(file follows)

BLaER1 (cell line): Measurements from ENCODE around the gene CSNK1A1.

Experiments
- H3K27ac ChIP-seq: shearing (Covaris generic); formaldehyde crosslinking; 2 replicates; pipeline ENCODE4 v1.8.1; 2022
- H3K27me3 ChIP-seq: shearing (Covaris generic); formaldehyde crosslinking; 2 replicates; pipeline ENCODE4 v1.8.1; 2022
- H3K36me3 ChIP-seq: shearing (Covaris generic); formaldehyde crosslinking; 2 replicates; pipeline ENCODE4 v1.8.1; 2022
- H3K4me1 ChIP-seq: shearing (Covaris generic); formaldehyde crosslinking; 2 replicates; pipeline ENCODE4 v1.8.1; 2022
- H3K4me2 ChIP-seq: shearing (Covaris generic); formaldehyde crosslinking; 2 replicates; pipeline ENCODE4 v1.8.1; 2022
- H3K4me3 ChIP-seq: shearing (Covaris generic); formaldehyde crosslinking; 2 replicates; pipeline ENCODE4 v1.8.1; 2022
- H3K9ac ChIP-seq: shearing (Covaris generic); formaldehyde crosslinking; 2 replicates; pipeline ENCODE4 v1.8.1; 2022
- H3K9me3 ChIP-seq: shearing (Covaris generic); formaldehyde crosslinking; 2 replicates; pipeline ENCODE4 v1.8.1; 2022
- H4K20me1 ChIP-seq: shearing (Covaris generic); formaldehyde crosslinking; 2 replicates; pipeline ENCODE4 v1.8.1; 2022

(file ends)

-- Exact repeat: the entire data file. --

BLaER1 (cell line): Measurements from ENCODE around the gene CSNK1A1.

Experiments
- H3K27ac ChIP-seq: shearing (Covaris generic); formaldehyde crosslinking; 2 replicates; pipeline ENCODE4 v1.8.1; 2022
- H3K27me3 ChIP-seq: shearing (Covaris generic); formaldehyde crosslinking; 2 replicates; pipeline ENCODE4 v1.8.1; 2022
- H3K36me3 ChIP-seq: shearing (Covaris generic); formaldehyde crosslinking; 2 replicates; pipeline ENCODE4 v1.8.1; 2022
- H3K4me1 ChIP-seq: shearing (Covaris generic); formaldehyde crosslinking; 2 replicates; pipeline ENCODE4 v1.8.1; 2022
- H3K4me2 ChIP-seq: shearing (Covaris generic); formaldehyde crosslinking; 2 replicates; pipeline ENCODE4 v1.8.1; 2022
- H3K4me3 ChIP-seq: shearing (Covaris generic); formaldehyde crosslinking; 2 replicates; pipeline ENCODE4 v1.8.1; 2022
- H3K9ac ChIP-seq: shearing (Covaris generic); formaldehyde crosslinking; 2 replicates; pipeline ENCODE4 v1.8.1; 2022
- H3K9me3 ChIP-seq: shearing (Covaris generic); formaldehyde crosslinking; 2 replicates; pipeline ENCODE4 v1.8.1; 2022
- H4K20me1 ChIP-seq: shearing (Covaris generic); formaldehyde crosslinking; 2 replicates; pipeline ENCODE4 v1.8.1; 2022